Tuesday, September 11, 2007

Remembering 9/11

Unless you haven't turned on the TV or radio or opened up the newspaper or an internet browser, then you are aware that this is the 6th anniversary of 9/11. I'm amazed that it has been six years. It doesn't seem that long ago in so many ways. And the fact that September 11th falls on a Tuesday has really made me stop and remember that day.

I was on my way to Nashville. Normally, I listened to Morning Edition on NPR but that morning I needed a bit of a wake up jolt so I was listening to top 40 radio when they said that they thought a plan had crashed into one of the World Trade Center buildings. At this point they still thought it was an accident and the second plane had not hit. So I turned the radio to NPR. I was driving through the intersection of Winchester Road and Moores Mill when I heard the first report. I listened for two hours while I drove to Nashville as the horror deepened. I didn't see any images until I stopped at Alpine Bakery for my morning coffee, but I don't know that I needed them.

My first class that day was on the prophet Jeremiah with Renita Weems. Dr. Weems had a family member in NYC who worked in the World Trade Center, so she was a bit distracted. The dean of the Divinity school also had a son or a brother in the same situation. And as it became clear what had happened, he put a note on the doors of the Divinity School telling about his relative and his unknown status but also that the school would be a haven for any Muslim students who were afraid of retaliation. Luckily, no one had to take him up on that offer.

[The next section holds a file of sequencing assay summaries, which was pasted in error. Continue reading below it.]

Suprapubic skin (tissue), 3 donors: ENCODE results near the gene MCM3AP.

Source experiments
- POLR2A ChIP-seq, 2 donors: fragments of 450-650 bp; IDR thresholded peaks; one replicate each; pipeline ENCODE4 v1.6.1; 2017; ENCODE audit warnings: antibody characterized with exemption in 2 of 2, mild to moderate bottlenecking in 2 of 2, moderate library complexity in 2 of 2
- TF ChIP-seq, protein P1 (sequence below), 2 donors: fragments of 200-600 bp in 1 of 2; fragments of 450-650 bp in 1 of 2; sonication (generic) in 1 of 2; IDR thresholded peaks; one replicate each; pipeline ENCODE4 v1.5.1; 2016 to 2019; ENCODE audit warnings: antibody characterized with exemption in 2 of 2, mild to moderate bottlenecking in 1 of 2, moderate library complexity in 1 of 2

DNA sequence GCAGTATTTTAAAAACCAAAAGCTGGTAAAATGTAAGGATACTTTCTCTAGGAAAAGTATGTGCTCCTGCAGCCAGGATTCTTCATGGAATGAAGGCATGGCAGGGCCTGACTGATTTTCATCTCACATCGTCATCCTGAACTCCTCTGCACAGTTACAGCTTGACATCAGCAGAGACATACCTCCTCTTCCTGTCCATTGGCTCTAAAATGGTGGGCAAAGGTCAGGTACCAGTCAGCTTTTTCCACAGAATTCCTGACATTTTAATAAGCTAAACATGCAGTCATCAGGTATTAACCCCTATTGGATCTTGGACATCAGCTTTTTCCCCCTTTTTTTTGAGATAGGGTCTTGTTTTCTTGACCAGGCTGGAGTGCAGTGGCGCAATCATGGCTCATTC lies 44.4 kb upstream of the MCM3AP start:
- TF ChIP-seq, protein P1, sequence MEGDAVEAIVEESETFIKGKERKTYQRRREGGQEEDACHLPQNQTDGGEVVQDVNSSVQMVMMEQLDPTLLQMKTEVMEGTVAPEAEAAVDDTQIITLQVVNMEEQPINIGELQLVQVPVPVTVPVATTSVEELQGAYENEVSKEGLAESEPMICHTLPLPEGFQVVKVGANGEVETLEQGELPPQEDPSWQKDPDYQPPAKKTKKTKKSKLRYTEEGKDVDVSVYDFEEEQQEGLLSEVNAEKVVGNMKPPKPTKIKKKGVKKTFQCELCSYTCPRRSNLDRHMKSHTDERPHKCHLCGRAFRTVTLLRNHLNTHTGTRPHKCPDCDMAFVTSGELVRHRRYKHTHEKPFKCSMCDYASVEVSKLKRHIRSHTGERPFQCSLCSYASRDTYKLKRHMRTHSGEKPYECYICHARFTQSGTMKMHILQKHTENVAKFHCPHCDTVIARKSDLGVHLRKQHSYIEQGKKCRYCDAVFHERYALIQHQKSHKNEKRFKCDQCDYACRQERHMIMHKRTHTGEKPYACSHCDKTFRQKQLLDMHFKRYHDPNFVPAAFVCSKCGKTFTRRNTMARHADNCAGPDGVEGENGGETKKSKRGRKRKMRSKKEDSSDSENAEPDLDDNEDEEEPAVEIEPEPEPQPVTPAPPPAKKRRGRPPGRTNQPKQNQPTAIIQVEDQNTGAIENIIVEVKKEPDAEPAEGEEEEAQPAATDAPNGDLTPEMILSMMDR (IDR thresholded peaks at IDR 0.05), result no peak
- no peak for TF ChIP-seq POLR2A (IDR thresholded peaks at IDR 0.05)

The second class that day was the most surreal. The professor was out of town and we were scheduled to watch a video. The class was Third World Spirituality and the video was on the non-violent peace movements. I can't tell you how weird it was to think about Ghandi and Martin Luther King Jr. on that strange day.

So where were you?

8 comments:

Kate said...

I was home with my youngest. I had gone into the other room and turned on the TV for a minute to check the news for some odd reason. It was also before the second plane hit. I watched until they said a passenger plane hit the tower at which point I had a slight panic attack. My family had just flown home from living overseas two months earlier and I hate to fly.

My immediate thought was of the Columbine killers who had this elaborate plane to hijack a plane and fly it into a high-rise in a big city.

I turned off the TV and stayed off the computer until about 3pm. It was then I found out about the Pentagon and the plane crash in PA.

I remember I talked to you that night or the next day for quite a while. You were shopping in Target. It was kind of surreal.

Jeff said...

I was sleeping. I was in school at the time and my roommate came in the room and said "Andreia just called and she said America is under attack". I was in a daze, but I got up and turned on the t.v. It wasn't more than 3 minutes later we saw the tower collapse. My roommates and I sat and watched t.v. for hours after that. We wanted answers. We just kept saying "this is crazy, this is crazy". I will never forget that day.

Tony said...